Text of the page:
Audit and Assurance Accountants


Education and Training Requirements

High School

A solid understanding of mathematics is required for accounting work. While in high school, be sure to take as many math classes as possible, including algebra, geometry, and calculus. Business classes are also essential. Accountants use computers and various software for their research and reports, so round out your curriculum with computer science classes as well as English and writing classes.

Postsecondary Education

Most audit and assurance accountants hold a bachelor's degree in accounting or a similar field. Some jobs may require a master's degree in accounting or in business administration with a focus on audit and assurance accounting. According to the Department of Labor, some colleges and universities may have specialized degree programs, such as a bachelor's degree in internal auditing. The typical curriculum for a bachelor's degree program in accounting includes math, statistics, economics, finance, business law, humanities and English requirements, as well as natural and behavioral science. Students also participate in an internship program while in school to gain practical work experience. In some instances, employers may hire individuals with an associate's degree or prior bookkeeping and accounting clerk experience for junior accountant positions.


Many audit and assurance accountants are certified as public accountants. In addition to this certification, they may receive certification offered through professional associations to further their careers. For example, the Institute of Management Accountants awards the Certified Management Accountant (CMA) designation to applicants who have two years of prior management accounting experience, have passed a two-part exam, and who agree to meet continuing education requirements. The Institute of Internal Auditors offers the Certified Internal Auditor (CIA) credential to internal auditors with two years of prior experience, who have graduated from accredited colleges and universities, and who pass a four-part exam.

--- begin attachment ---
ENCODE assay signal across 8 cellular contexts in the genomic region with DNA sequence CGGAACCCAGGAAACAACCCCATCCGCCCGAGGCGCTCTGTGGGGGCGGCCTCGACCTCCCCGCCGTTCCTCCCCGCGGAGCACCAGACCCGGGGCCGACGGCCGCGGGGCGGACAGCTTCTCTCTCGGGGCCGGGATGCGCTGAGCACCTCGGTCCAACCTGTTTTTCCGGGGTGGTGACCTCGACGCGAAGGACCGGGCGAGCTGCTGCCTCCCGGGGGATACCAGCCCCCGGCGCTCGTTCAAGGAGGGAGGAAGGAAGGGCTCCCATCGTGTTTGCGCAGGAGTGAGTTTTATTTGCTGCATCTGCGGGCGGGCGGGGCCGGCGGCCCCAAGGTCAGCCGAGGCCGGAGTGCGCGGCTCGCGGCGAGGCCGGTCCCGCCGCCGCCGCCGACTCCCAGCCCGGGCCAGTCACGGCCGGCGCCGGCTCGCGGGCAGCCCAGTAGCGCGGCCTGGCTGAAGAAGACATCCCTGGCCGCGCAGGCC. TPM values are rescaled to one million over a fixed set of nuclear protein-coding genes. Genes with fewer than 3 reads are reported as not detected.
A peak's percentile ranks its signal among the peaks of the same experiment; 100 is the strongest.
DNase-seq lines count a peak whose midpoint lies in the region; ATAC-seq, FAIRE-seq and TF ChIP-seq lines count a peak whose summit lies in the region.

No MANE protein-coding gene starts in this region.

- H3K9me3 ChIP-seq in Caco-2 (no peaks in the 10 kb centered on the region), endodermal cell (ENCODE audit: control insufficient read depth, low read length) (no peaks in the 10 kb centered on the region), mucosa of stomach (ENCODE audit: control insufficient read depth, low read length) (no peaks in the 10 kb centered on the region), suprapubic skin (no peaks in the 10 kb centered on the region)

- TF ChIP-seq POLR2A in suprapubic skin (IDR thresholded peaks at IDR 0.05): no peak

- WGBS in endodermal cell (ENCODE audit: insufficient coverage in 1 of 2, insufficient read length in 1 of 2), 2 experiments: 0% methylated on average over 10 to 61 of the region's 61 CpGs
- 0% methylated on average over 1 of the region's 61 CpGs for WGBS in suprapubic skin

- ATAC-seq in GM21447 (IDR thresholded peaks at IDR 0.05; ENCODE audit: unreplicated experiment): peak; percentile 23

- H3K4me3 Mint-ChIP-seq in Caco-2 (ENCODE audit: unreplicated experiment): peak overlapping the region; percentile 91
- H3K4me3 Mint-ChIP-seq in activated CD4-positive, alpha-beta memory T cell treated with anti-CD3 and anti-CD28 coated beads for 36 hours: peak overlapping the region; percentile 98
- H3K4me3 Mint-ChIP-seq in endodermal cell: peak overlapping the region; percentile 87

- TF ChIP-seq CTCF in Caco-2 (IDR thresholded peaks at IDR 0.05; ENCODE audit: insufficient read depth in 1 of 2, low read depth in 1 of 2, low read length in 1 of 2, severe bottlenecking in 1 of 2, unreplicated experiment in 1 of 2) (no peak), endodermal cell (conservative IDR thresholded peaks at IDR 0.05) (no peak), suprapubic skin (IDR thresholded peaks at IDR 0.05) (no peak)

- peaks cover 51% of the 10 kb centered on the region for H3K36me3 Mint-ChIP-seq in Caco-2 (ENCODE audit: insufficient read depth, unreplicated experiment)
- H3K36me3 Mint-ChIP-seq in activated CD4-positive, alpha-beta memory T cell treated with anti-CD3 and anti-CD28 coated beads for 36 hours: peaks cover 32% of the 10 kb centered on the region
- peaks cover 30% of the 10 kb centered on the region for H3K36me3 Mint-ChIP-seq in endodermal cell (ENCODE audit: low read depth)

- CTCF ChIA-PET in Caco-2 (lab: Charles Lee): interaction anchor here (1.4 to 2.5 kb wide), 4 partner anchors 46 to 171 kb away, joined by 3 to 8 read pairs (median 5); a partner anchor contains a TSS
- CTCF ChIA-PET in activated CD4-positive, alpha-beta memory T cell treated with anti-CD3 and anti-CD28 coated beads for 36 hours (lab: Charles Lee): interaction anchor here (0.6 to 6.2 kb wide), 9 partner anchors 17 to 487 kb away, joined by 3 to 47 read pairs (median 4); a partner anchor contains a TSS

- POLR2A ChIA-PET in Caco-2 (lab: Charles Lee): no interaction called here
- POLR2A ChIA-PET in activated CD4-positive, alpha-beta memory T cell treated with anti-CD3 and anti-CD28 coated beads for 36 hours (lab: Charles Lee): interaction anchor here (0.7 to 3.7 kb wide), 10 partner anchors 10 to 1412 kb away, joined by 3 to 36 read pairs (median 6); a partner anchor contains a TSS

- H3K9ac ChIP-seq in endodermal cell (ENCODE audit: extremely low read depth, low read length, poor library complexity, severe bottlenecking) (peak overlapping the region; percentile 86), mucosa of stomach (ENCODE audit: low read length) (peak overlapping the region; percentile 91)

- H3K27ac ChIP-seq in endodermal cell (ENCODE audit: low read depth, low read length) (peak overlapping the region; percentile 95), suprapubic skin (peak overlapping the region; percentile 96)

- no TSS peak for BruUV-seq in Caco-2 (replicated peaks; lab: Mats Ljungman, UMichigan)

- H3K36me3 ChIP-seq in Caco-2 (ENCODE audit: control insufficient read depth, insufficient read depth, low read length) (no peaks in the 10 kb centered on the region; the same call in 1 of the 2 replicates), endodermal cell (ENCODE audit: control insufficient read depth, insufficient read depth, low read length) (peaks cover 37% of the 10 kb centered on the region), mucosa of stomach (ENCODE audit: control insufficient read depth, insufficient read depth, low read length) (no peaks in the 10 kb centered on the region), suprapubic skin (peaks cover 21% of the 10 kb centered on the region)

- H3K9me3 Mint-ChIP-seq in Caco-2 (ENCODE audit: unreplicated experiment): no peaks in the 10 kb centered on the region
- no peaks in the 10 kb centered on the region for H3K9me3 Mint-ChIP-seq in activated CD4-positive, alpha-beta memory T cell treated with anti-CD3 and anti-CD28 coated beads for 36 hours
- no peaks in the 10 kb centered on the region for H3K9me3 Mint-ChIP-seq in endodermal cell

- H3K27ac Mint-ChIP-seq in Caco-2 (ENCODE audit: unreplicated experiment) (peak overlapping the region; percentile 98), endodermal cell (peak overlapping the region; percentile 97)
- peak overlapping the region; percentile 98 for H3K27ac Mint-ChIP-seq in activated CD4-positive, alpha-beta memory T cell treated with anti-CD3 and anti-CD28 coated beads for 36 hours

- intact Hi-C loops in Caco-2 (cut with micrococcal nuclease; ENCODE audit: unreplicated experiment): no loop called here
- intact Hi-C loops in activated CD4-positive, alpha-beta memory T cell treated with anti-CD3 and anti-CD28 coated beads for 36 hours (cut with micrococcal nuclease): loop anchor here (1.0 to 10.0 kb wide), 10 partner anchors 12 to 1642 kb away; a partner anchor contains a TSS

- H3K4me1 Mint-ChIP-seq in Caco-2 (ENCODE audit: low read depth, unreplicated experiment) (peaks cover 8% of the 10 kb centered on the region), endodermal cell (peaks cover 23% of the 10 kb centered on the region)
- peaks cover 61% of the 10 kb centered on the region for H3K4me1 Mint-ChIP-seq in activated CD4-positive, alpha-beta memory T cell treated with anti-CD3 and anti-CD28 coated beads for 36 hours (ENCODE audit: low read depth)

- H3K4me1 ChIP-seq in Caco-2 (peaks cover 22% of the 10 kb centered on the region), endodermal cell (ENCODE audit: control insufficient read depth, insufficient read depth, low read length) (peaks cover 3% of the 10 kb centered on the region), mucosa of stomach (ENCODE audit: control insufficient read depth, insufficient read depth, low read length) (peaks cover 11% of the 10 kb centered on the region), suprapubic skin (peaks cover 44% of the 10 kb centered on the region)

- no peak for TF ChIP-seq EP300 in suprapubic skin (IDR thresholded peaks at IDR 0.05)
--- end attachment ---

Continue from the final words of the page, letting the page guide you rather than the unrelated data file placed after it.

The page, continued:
Certification, Licensing, and Special Requirements

Certification or Licensing

Many audit and assurance accountants are certified. Certification is required of all accountants who file reports with the Securities and Exchange Commission. Many accountants become certified to improve their job prospects and to grow their business. Accountants are certified by their state's Board of Accountancy. State requirements for certification vary, but what is universal is that accountants must pass a national exam. To qualify, they must have completed 150 semester hours of college course work; this is more hours than most bachelor's degrees. Students may enroll in a five-year bachelor's degree program to meet the 150-hour requirement. Some states allow accounting work experience to substitute for college degree requirements. Many states require two years of prior public accounting experience to qualify for a CPA certificate. Check with your state's Board of Accountancy or the AICPA Web site (https://www.aicpa.org/becomeacpa) for CPA requirements for your state.

Experience, Skills, and Personality Traits

Employers prefer to hire audit and assurance accountants with a bachelor's degree and several years of accounting experience. Many gain entry to the field through an internship in an accounting firm while in school.

Strong math and organizational skills are needed to do this type of work. Audit and assurance accountants must be analytical and detail oriented to pinpoint issues and discrepancies in documentation and determine solutions. Their work is critical for minimizing tax liabilities, detecting fraud, and assuring accurate financial reporting. They work well independently and also know how to work well on a team. They are also able to write well and communicate clearly, both of which are essential for writing reports and discussing business issues with clients.